The goal is progress, not perfection

The goal is progress, not perfection

“There are no constraints on the human mind, no walls around the human spirit, no barriers to our progress except those we ourselves erect.” — Ronald Reagan

Practice makes perfect. How often have you heard those words from someone trying to encourage you to get better at something?

Those are good words of wisdom to live by, generally speaking. But in recovery, you need to take a completely new approach. It’s not about being perfect. It’s about being humble, tenacious — and consistent.

The goal you’re after is progress, which means practicing good habits and taking the right steps every day, however little.

Lets break down those three traits — humility, tenacity and consistency — and see how you can apply them in your recovery journey.


Being humble is first and foremost about accepting your own limitations and weaknesses. This is especially important when you’re just starting out your new life after treatment, because you’ll need to accept a lot more limitations at this stage.

Keep the big picture in mind: a new dream job, your own private apartment, new friends. But know that none of this will happen overnight.

You may need to accept a lower-paying job or something less than ideal as you’re getting back into the labor force or changing careers. You may need some time to save money for renting the perfect apartment.

It will take time to make new friends, too— but they may be easier to find than you think. If you come to one of Olalla’s monthly meetings, you’ll be surrounded by people who understand what you’re going through and who share similar experiences. Start there to build your new network.

Practicing humility means understanding what you can do now, and what you need to work up to. It means accepting feedback and being grateful for what you have today. Living in the moment.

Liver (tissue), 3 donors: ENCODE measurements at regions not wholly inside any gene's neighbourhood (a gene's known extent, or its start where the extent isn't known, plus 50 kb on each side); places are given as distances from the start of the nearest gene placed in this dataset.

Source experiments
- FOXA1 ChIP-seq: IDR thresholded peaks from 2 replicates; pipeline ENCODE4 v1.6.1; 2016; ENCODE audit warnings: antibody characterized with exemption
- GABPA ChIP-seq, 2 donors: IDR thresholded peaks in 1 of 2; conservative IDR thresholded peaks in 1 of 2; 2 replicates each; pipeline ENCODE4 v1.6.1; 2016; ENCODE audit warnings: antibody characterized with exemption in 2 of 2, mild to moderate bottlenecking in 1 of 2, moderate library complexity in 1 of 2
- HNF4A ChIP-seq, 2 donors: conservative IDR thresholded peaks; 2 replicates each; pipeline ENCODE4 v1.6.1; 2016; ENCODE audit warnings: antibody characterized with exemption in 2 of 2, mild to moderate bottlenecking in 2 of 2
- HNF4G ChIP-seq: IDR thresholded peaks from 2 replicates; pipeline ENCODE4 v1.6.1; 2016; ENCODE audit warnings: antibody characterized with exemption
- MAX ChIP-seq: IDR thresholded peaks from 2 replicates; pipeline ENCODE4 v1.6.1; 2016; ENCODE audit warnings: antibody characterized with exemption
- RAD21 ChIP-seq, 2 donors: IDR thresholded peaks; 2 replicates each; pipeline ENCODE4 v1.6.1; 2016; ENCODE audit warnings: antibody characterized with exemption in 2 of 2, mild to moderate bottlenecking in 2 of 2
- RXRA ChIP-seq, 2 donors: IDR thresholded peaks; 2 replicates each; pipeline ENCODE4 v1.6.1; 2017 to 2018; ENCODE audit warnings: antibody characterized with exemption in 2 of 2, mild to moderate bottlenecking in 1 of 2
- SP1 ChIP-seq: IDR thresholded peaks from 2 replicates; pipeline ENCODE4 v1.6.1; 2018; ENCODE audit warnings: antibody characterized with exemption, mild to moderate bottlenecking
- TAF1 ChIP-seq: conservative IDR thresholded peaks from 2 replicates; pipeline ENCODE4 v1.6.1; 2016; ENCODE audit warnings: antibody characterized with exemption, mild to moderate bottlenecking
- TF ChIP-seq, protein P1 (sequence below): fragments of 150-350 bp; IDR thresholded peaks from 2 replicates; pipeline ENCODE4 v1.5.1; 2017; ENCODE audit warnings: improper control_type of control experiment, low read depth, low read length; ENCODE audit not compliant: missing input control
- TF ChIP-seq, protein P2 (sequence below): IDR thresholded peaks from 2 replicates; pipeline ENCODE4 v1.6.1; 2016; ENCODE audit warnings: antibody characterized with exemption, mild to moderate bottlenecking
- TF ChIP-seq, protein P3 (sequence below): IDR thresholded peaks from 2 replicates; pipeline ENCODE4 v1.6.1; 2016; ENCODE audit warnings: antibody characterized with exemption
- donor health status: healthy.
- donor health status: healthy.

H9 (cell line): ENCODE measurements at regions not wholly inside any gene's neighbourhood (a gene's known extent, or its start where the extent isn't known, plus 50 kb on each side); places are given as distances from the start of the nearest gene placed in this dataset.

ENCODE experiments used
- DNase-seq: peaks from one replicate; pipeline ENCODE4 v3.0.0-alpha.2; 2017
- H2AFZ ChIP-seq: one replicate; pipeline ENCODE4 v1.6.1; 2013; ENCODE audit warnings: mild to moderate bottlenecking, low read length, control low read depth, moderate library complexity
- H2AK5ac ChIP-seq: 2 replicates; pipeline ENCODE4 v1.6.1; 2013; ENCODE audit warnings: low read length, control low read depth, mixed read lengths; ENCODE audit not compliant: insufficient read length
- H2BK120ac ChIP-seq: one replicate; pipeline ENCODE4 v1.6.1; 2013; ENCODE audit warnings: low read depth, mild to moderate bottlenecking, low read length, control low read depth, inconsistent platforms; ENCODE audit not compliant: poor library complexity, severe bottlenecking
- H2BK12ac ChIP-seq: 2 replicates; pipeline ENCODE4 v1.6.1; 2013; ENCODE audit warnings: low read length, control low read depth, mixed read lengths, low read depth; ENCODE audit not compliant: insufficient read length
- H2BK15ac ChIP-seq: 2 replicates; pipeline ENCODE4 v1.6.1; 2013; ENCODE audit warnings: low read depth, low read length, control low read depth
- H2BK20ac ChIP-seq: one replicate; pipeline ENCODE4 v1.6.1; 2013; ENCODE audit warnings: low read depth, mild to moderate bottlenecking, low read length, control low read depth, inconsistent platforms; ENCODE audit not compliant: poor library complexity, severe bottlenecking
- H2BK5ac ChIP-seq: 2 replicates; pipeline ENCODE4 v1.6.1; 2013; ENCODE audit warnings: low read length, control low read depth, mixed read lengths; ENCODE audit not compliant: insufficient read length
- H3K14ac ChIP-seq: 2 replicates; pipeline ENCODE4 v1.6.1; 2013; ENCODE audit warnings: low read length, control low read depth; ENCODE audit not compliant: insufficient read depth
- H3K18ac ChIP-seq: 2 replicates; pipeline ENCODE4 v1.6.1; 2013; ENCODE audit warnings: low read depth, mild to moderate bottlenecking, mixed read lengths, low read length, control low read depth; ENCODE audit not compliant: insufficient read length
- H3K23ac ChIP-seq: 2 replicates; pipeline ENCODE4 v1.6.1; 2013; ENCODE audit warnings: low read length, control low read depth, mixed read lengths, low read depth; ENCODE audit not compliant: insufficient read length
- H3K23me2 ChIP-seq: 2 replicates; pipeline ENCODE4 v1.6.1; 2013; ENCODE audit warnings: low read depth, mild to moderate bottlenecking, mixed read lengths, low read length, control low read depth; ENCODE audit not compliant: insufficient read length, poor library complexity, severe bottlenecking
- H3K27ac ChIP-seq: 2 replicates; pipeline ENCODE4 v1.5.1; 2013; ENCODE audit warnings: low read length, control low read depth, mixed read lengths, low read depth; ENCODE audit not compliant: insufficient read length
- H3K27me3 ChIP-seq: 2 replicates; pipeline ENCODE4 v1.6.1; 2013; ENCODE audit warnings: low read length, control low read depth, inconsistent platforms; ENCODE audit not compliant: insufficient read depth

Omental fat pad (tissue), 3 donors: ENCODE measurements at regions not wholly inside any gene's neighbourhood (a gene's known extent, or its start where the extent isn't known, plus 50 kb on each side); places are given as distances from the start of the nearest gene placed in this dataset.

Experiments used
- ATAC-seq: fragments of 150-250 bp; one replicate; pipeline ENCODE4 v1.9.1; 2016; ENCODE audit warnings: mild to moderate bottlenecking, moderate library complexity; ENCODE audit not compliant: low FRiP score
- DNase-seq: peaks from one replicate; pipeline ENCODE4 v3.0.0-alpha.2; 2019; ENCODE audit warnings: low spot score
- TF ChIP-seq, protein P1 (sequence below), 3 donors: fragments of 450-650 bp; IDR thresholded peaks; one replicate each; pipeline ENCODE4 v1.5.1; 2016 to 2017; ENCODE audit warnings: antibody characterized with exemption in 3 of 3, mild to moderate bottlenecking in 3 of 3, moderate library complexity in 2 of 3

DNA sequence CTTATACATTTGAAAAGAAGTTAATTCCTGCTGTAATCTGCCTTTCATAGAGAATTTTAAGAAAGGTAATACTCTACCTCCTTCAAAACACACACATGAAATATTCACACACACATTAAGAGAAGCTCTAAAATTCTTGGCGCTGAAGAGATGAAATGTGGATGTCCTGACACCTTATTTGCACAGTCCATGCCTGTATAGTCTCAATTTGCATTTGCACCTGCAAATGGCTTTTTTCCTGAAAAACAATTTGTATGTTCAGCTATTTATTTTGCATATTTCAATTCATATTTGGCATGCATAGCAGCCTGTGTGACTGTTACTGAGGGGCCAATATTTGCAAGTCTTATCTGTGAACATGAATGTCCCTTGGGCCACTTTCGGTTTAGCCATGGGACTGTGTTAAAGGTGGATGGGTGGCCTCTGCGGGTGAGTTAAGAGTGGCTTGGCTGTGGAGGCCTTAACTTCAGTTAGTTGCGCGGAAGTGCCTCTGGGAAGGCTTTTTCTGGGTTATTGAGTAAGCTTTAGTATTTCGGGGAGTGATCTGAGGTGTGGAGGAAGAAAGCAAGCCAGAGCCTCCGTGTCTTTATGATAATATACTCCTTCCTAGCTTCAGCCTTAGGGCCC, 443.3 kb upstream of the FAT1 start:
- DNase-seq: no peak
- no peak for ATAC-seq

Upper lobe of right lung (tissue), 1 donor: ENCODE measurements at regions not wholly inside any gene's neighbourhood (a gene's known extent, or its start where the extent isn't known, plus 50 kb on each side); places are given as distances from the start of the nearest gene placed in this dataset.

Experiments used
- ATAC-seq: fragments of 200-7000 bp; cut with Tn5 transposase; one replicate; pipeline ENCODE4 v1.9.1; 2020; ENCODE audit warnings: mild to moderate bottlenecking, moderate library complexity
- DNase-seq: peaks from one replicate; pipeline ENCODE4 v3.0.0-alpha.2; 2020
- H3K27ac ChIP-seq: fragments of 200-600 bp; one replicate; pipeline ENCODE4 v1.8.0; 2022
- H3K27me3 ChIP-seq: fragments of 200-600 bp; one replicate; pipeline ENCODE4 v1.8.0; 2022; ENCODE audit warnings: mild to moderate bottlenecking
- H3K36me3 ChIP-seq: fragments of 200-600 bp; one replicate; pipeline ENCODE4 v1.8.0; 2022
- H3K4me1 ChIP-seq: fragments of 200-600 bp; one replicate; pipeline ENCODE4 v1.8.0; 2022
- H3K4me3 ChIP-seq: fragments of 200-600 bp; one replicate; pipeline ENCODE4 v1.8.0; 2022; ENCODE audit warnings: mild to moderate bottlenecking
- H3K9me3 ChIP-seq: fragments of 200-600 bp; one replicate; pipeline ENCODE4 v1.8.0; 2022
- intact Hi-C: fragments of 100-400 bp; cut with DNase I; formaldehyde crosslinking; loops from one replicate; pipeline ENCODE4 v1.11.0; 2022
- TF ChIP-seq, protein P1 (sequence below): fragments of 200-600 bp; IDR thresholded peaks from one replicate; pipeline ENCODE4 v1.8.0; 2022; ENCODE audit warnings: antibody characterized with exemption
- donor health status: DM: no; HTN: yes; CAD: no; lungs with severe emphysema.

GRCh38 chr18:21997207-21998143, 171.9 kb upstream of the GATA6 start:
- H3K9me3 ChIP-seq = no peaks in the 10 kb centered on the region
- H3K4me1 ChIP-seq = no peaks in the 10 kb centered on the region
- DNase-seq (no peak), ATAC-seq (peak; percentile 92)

You’ve heard me say this often — this journey is long, and never easy. You’ll need determination to reach your goals. Because no matter how much support you have, no matter how much encouragement from others you receive, ultimately progress is up to you.

Your support system is here to cheer you on, maybe even nudge you along. But you have to do the work. There’s just no way around it.

At times, you may feel yourself faltering and losing your determination. Don’t panic! This is where your friends, family and professionals can help you. Talk to your counselor. Share your challenges at the next support group meeting or monthly Olalla Recovery birthday meeting. Ask family members to help you with a system that keeps you accountable.


We’ve talked earlier about taking small steps toward the big goals. The key to this idea is that you have to be consistent. Work every day on something, whether it’s a new goal or a goal you’ve been making progress toward.

Just make sure you know what your big goals are and what are the small steps — small goals — that will lead toward the big goals.

Sometimes, it helps to be visual about it. For example, you can use a large wall calendar to pencil in milestones, and then check them off as you achieve them. One look at the calendar, and you’ll feel good about seeing all those check marks!

Don’t beat yourself up if you’ve missed your timeline for a milestone or small goal. As I said earlier, it’s all about progress. Don’t worry, you’ll get there! Stay strong.